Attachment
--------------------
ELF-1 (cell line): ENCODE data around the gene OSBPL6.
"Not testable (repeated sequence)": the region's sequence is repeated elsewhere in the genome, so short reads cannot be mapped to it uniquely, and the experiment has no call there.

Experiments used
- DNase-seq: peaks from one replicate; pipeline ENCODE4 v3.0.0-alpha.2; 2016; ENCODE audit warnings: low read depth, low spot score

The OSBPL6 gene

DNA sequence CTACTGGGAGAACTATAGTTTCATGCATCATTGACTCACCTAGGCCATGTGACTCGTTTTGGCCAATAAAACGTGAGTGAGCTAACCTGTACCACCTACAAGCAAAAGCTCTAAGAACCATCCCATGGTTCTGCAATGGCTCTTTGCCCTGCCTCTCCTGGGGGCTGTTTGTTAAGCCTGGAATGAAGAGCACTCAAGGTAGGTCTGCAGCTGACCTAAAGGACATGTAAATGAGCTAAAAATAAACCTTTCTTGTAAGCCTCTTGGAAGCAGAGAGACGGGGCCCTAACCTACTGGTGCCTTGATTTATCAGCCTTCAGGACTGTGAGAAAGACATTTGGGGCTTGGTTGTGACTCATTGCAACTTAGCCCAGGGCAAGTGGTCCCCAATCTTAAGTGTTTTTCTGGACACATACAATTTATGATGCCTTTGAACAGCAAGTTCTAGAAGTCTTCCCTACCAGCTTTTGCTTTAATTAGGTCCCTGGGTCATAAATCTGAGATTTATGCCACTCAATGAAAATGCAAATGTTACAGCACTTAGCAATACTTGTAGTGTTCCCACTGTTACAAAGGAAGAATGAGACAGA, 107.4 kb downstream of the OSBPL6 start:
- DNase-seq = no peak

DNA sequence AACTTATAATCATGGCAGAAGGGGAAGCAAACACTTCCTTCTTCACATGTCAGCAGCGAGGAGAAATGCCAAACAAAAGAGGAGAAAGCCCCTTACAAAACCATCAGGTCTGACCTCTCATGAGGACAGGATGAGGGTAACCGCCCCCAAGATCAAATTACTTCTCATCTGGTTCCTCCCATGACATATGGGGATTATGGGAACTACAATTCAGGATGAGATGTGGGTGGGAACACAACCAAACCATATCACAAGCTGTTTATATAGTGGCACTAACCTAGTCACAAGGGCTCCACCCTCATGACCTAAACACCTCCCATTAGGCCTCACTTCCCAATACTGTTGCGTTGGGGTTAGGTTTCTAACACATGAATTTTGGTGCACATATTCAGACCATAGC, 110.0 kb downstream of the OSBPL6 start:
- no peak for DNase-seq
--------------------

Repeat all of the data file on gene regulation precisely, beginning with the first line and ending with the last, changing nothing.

ELF-1 (cell line): ENCODE data around the gene OSBPL6.
"Not testable (repeated sequence)": the region's sequence is repeated elsewhere in the genome, so short reads cannot be mapped to it uniquely, and the experiment has no call there.

Experiments used
- DNase-seq: peaks from one replicate; pipeline ENCODE4 v3.0.0-alpha.2; 2016; ENCODE audit warnings: low read depth, low spot score

The OSBPL6 gene

DNA sequence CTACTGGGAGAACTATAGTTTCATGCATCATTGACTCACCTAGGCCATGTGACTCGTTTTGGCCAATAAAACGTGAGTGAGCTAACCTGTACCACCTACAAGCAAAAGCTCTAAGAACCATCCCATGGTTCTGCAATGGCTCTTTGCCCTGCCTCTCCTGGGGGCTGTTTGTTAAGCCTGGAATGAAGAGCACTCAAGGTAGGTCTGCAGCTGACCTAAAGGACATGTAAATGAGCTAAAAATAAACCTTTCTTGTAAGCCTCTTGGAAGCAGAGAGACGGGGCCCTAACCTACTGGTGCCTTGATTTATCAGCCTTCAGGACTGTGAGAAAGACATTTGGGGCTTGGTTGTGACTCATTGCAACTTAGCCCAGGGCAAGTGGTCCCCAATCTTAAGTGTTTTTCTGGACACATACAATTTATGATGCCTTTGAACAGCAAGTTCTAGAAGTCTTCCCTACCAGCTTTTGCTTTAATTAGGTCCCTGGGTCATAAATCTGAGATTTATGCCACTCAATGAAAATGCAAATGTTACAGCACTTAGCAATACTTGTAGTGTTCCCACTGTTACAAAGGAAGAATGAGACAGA, 107.4 kb downstream of the OSBPL6 start:
- DNase-seq = no peak

DNA sequence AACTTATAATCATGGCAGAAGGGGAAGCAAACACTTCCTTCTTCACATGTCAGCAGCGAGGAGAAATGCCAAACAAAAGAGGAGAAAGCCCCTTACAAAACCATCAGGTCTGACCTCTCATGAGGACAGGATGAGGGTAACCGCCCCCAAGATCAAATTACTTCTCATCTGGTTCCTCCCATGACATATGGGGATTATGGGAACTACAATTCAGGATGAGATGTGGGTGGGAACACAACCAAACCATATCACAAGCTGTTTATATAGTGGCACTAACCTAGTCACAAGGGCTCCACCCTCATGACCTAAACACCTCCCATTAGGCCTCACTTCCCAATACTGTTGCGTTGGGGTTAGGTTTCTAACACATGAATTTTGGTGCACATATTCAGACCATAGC, 110.0 kb downstream of the OSBPL6 start:
- no peak for DNase-seq